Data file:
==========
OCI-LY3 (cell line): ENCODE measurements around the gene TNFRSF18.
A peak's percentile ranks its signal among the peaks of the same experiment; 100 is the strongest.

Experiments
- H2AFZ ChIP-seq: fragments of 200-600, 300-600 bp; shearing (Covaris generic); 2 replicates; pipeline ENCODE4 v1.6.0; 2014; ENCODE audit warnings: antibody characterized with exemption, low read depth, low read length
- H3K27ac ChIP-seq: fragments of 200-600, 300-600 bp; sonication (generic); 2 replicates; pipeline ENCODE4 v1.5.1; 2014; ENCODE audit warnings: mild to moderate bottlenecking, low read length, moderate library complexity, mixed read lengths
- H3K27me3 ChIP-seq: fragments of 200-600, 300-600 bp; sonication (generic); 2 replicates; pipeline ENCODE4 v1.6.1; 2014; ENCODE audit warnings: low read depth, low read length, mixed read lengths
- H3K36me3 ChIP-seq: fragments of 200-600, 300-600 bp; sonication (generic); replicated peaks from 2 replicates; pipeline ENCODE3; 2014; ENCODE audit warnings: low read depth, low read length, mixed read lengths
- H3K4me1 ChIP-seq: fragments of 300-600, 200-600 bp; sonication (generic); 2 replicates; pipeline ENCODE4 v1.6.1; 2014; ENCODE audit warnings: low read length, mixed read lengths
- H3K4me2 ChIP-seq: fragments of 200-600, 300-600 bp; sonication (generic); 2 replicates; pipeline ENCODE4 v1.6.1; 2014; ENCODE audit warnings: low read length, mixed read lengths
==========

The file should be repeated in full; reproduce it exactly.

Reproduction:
OCI-LY3 (cell line): ENCODE measurements around the gene TNFRSF18.
A peak's percentile ranks its signal among the peaks of the same experiment; 100 is the strongest.

Experiments
- H2AFZ ChIP-seq: fragments of 200-600, 300-600 bp; shearing (Covaris generic); 2 replicates; pipeline ENCODE4 v1.6.0; 2014; ENCODE audit warnings: antibody characterized with exemption, low read depth, low read length
- H3K27ac ChIP-seq: fragments of 200-600, 300-600 bp; sonication (generic); 2 replicates; pipeline ENCODE4 v1.5.1; 2014; ENCODE audit warnings: mild to moderate bottlenecking, low read length, moderate library complexity, mixed read lengths
- H3K27me3 ChIP-seq: fragments of 200-600, 300-600 bp; sonication (generic); 2 replicates; pipeline ENCODE4 v1.6.1; 2014; ENCODE audit warnings: low read depth, low read length, mixed read lengths
- H3K36me3 ChIP-seq: fragments of 200-600, 300-600 bp; sonication (generic); replicated peaks from 2 replicates; pipeline ENCODE3; 2014; ENCODE audit warnings: low read depth, low read length, mixed read lengths
- H3K4me1 ChIP-seq: fragments of 300-600, 200-600 bp; sonication (generic); 2 replicates; pipeline ENCODE4 v1.6.1; 2014; ENCODE audit warnings: low read length, mixed read lengths
- H3K4me2 ChIP-seq: fragments of 200-600, 300-600 bp; sonication (generic); 2 replicates; pipeline ENCODE4 v1.6.1; 2014; ENCODE audit warnings: low read length, mixed read lengths